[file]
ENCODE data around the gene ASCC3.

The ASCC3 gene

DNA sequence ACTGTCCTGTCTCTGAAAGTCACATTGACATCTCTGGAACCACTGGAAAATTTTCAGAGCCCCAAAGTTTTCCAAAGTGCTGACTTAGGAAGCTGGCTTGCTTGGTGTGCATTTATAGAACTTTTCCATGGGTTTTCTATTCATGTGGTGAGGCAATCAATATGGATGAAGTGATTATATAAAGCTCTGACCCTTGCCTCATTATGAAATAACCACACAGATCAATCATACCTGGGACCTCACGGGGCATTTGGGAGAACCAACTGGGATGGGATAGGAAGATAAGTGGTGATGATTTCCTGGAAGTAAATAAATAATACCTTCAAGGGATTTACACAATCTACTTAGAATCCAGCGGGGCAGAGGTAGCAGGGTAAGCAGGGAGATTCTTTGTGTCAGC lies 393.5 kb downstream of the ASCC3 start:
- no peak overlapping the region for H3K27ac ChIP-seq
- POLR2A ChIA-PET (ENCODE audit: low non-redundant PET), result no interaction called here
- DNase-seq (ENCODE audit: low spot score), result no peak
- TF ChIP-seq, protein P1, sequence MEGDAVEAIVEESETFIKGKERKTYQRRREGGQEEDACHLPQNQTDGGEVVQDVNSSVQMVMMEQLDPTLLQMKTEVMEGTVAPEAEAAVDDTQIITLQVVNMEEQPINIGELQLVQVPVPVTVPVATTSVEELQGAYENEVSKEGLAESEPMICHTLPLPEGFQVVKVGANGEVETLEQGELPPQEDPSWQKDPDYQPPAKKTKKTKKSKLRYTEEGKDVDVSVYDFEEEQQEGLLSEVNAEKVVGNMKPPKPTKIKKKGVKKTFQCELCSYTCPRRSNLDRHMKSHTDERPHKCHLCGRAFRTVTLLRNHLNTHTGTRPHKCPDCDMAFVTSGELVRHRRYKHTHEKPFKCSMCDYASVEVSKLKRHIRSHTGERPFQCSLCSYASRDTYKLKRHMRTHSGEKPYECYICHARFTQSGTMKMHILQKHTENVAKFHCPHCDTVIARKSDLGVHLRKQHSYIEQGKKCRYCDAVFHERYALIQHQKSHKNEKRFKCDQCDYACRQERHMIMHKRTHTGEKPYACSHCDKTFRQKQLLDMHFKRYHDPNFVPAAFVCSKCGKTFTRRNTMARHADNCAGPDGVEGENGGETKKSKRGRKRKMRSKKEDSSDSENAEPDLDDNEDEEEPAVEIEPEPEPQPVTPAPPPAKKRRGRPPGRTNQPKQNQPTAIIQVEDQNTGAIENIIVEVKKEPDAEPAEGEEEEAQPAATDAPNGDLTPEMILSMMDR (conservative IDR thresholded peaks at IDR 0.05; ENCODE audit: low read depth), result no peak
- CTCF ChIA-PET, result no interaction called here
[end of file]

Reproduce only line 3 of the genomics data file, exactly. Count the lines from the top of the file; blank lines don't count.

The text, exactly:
DNA sequence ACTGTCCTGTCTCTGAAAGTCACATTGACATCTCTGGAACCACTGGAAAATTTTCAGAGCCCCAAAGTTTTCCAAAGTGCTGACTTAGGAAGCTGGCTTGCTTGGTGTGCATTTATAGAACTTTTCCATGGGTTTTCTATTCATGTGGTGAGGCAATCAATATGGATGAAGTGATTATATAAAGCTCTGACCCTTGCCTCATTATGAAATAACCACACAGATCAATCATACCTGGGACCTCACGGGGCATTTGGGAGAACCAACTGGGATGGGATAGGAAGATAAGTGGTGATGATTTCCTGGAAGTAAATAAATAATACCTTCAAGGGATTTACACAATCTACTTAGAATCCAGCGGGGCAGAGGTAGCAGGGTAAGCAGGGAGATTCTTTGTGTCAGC lies 393.5 kb downstream of the ASCC3 start: